My Thoughts on Technology and Jamaica: How CheckPoint Security says Hackers can read and send Whatsapp messages

Wednesday, August 8, 2018

How CheckPoint Security says Hackers can read and send Whatsapp messages

“We carefully reviewed this issue and it's the equivalent of altering an email to make it look like something a person never wrote.....This claim has nothing to do with the security of end-to-end encryption, which ensures only the sender and recipient can read messages sent on WhatsApp”

Whatsapp spokesperson commenting on research done by Israeli cybersecurity firm CheckPoint on Faking Whatsapp messages

Looks like Whatsapp may not be as secure as they claimed.

Researchers at Israeli cybersecurity firm CheckPoint Security have discovered …(or rediscovered?) a very serious vulnerability in Whatsapp as outlined in the article “Researchers find flaw in WhatsApp”, published August 8, 2018,

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Announced today Wednesday August 8th 2018, they flaw apparently allows hackers to do the following:

1.      Intercept messages in Group or Private conversations
2.      Modify and send fake messages in Group or Private conversations

Founded in 2009 and purchased by Facebook in 2014, WhatsApp said that at the beginning of the year, Whatsapp had more than 1.5 billion users who exchanged 65 billion messages per day. Most of these messages, however, are not monitored and cannot be monitored due to Whatsapp's Secure E2EE (End To End Encryption).

 As such, anyone can spread spam and misinformation, often with unforeseen consequences that most smartphones uses may not notice, as computers are not held in the same regard as smartphones. 

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Whatsapp is also a haven for transactional sex between teenage girls and older men as noted in my MICO Wars blog article entitled “How WhatsApp is fuelling Transaction Sex among Jamaican Teenagers”.

Whatsapp, for its part, has made a few changes in order to tackle the challenge of misinformation:

1.      Placing a limit on forwarding content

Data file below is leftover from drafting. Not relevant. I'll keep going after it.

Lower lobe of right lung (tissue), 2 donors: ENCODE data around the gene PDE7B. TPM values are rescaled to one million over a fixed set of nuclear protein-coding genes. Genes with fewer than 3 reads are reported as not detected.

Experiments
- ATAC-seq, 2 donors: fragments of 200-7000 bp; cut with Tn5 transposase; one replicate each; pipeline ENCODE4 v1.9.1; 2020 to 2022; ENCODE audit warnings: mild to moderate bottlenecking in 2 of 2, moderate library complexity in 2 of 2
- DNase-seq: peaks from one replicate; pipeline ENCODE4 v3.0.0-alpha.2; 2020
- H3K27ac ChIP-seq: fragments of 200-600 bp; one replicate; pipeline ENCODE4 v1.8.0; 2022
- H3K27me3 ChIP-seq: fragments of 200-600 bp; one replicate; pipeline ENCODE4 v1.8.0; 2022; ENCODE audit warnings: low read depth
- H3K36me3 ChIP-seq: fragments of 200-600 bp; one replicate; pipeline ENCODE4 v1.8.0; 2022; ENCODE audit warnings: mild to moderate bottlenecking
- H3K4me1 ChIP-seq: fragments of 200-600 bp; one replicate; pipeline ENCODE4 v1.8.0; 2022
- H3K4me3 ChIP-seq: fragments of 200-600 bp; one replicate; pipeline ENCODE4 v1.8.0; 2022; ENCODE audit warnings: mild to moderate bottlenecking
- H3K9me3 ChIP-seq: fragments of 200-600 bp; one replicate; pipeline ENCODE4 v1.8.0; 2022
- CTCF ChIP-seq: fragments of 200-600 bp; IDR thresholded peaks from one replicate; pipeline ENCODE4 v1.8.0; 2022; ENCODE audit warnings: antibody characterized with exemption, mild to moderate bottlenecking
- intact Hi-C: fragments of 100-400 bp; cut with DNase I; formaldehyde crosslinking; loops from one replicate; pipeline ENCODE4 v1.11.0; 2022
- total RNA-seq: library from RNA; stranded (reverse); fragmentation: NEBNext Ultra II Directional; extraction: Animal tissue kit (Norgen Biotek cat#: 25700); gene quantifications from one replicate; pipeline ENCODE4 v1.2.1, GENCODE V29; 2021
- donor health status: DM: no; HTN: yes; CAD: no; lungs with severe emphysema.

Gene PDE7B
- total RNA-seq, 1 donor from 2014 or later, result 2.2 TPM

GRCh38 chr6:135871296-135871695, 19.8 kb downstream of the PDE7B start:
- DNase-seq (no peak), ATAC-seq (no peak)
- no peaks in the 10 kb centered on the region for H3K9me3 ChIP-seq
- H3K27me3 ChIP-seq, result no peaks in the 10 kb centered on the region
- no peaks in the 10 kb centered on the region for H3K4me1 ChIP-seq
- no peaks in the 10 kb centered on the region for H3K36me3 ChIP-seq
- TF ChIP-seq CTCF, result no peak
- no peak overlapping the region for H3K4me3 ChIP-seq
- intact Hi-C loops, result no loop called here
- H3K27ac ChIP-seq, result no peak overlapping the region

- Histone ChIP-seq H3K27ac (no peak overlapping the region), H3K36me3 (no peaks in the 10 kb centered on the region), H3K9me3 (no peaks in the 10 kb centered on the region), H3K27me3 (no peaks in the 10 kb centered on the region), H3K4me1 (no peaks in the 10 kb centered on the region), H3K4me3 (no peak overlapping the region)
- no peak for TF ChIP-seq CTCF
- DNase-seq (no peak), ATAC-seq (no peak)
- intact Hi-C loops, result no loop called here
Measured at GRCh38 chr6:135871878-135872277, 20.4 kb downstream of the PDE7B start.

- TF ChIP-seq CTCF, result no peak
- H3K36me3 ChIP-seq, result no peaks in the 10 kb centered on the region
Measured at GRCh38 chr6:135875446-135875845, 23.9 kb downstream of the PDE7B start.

2.      Adding a label to forwarded messages
3.      Making changes to group chats

 So how is this possible?

Whatsapp vulnerability - How Hackers can access your personal info

First thing first, this does not mean that Whatsapp's E2EE (End To End Encryption) is broken or hacked.

Still, it is possible that Whatsapp can share their encryption keys with spy agencies as outlined in my Geezam blog article entitled “WhatsApp and Facebook Messenger may be sharing E2EE Keys with the NSA”.

However, this is not the case….

Rather, what hackers have really taken advantage of is the propensity for people to click on a specially designed website link as explained in my Geezam blog article entitled “How Check Point says Hackers can gain remote access to WhatsApp and Telegram”.  

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Clearly this is not a new hack……CheckPoint Security has warned about this before and is now more relevant in the face of the recent Facebook-Cambridge Analytics Scandal as noted in my blog article entitled “How the Facebook Data Scandal involving Cambridge Analytica is a Storm in a Teacup”.

These website links are often send around propagating all kinds of false rumours and are use to gather data or may even be embedded in a funny video, such as a cute cat video.

Once it goes viral and people click on the link or video, it will instead allow hackers to install a Trojan as well as create backdoors in your smartphone by taking advantage of vulnerabilities in Android as explained by CheckPoint Security in my Geezam blog entitled “Check Point warns of Android malware Gooligan, a sign of AI’s approach in 2017”. 

Then the hacker can access your smartphone and download all information including you contact list and emails. They can even get access to stored credit cards and install a keylogger to record all of your keystrokes, capturing your password and login for various apps, all thanks to weaknesses inherent in the smartphone OS.

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Even worse, they can login and use your phone to remotely send messages via the backdoor created using the specially designed website link using your own Whatsapp number. In essence, they hackers can potentially turn your phone into a member of a botnet.

Hackers can then forwarding the website link to other smartphone users, causing more people to click on the infected weblink or funny cat video. Then they can make money this way by harvesting your contact information and reselling resell this information to hackers or just use it to scam people.

Facebook and Whatsapp - Backup Whatsapp and Update with latest version

Facebook is currently under pressure about the lack of regulation on Whatsapp, especially as it relates to forwarding messages in groups. 

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These groups can spread misinformation, often resulting in people taking action that may not be warranted, often with dangerous results, as this ad from BCJ (Broadcast Commission of Jamaica) warns.

It’ll be interesting to see how Jamaicans react to this latest bit of news.....and well as what changes Whatsapp will implement. For now the best remedy is to backup Whatsapp and install a fresh updated copy of this popular Mobile Social Media App.

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